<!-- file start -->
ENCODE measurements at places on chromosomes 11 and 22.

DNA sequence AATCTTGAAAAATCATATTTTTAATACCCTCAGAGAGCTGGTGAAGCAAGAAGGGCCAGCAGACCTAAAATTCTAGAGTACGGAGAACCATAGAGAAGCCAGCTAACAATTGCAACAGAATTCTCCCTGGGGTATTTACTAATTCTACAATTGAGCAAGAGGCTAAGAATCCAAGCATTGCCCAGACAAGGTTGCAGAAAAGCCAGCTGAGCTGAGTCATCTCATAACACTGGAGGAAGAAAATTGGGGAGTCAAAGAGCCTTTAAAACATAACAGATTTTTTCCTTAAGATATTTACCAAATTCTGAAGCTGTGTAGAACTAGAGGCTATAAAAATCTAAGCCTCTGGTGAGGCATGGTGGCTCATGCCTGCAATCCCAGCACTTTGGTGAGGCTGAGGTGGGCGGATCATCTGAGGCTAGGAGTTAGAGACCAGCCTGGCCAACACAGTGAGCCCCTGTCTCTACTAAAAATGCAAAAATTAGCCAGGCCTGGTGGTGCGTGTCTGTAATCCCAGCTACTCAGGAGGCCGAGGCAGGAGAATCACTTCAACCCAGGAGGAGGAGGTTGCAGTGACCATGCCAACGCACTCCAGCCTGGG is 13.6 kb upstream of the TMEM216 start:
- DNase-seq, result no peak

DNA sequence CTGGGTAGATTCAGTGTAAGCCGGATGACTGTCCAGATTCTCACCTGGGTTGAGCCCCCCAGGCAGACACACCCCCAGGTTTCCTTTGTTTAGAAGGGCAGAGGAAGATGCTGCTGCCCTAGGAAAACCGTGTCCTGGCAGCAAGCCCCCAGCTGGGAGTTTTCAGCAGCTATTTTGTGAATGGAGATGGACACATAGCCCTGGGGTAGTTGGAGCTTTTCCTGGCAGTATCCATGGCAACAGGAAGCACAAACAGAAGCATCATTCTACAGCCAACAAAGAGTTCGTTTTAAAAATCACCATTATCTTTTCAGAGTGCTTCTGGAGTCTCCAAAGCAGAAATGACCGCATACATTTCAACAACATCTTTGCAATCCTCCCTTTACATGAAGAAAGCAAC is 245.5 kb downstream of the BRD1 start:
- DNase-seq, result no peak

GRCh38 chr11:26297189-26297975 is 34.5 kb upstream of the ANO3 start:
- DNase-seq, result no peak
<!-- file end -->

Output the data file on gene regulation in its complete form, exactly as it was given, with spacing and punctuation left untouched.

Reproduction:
ENCODE measurements at places on chromosomes 11 and 22.

DNA sequence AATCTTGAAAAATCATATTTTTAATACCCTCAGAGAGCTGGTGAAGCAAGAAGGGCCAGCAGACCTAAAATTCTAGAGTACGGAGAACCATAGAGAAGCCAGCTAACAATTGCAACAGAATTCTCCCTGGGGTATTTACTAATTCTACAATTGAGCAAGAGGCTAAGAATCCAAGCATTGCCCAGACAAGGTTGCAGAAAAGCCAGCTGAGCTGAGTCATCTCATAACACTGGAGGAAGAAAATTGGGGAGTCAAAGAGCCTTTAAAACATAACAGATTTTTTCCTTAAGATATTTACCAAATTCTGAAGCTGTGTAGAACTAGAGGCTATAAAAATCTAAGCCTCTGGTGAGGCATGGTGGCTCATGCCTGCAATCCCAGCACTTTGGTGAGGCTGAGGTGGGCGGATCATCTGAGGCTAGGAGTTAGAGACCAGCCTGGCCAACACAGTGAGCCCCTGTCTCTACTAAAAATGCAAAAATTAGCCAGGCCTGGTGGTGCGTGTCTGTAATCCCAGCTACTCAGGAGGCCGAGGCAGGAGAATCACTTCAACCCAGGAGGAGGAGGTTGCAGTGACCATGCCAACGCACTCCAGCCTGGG is 13.6 kb upstream of the TMEM216 start:
- DNase-seq, result no peak

DNA sequence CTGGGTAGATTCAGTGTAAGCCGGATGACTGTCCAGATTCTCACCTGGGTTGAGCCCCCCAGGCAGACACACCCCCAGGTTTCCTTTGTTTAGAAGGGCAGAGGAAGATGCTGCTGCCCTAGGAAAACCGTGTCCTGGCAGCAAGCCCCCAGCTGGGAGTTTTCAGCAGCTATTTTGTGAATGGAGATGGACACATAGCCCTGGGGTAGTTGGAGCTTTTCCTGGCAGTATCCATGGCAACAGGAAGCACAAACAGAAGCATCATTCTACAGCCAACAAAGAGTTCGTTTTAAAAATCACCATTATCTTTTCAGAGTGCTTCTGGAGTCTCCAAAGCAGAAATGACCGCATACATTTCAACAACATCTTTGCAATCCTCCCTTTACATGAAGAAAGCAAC is 245.5 kb downstream of the BRD1 start:
- DNase-seq, result no peak

GRCh38 chr11:26297189-26297975 is 34.5 kb upstream of the ANO3 start:
- DNase-seq, result no peak